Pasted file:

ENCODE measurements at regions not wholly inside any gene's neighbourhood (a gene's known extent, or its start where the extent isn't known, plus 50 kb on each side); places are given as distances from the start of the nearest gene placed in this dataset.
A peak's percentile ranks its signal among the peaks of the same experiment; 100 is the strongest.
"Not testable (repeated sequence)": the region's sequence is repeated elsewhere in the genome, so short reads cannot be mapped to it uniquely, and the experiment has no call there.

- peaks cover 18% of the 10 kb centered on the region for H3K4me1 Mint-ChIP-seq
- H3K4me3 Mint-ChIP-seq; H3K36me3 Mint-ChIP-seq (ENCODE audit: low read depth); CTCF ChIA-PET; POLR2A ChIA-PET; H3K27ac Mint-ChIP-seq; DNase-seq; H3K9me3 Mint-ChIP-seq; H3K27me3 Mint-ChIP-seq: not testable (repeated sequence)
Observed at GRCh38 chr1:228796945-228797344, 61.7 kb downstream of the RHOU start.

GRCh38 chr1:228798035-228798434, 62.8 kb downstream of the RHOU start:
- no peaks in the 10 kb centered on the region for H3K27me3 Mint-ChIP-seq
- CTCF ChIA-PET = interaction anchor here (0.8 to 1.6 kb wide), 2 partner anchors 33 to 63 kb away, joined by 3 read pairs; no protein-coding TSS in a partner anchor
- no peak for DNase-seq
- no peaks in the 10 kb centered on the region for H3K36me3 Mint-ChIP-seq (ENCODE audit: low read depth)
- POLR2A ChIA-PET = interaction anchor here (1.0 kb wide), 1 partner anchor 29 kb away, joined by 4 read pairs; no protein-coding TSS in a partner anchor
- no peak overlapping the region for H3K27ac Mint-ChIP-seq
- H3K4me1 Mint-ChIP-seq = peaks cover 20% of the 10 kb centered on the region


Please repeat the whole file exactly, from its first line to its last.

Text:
ENCODE measurements at regions not wholly inside any gene's neighbourhood (a gene's known extent, or its start where the extent isn't known, plus 50 kb on each side); places are given as distances from the start of the nearest gene placed in this dataset.
A peak's percentile ranks its signal among the peaks of the same experiment; 100 is the strongest.
"Not testable (repeated sequence)": the region's sequence is repeated elsewhere in the genome, so short reads cannot be mapped to it uniquely, and the experiment has no call there.

- peaks cover 18% of the 10 kb centered on the region for H3K4me1 Mint-ChIP-seq
- H3K4me3 Mint-ChIP-seq; H3K36me3 Mint-ChIP-seq (ENCODE audit: low read depth); CTCF ChIA-PET; POLR2A ChIA-PET; H3K27ac Mint-ChIP-seq; DNase-seq; H3K9me3 Mint-ChIP-seq; H3K27me3 Mint-ChIP-seq: not testable (repeated sequence)
Observed at GRCh38 chr1:228796945-228797344, 61.7 kb downstream of the RHOU start.

GRCh38 chr1:228798035-228798434, 62.8 kb downstream of the RHOU start:
- no peaks in the 10 kb centered on the region for H3K27me3 Mint-ChIP-seq
- CTCF ChIA-PET = interaction anchor here (0.8 to 1.6 kb wide), 2 partner anchors 33 to 63 kb away, joined by 3 read pairs; no protein-coding TSS in a partner anchor
- no peak for DNase-seq
- no peaks in the 10 kb centered on the region for H3K36me3 Mint-ChIP-seq (ENCODE audit: low read depth)
- POLR2A ChIA-PET = interaction anchor here (1.0 kb wide), 1 partner anchor 29 kb away, joined by 4 read pairs; no protein-coding TSS in a partner anchor
- no peak overlapping the region for H3K27ac Mint-ChIP-seq
- H3K4me1 Mint-ChIP-seq = peaks cover 20% of the 10 kb centered on the region